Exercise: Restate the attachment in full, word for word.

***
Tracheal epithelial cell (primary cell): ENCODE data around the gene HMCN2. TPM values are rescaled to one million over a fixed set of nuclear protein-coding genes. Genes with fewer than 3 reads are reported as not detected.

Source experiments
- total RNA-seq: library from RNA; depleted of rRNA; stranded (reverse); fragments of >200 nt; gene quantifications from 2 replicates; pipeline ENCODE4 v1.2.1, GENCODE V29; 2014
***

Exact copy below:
Tracheal epithelial cell (primary cell): ENCODE data around the gene HMCN2. TPM values are rescaled to one million over a fixed set of nuclear protein-coding genes. Genes with fewer than 3 reads are reported as not detected.

Source experiments
- total RNA-seq: library from RNA; depleted of rRNA; stranded (reverse); fragments of >200 nt; gene quantifications from 2 replicates; pipeline ENCODE4 v1.2.1, GENCODE V29; 2014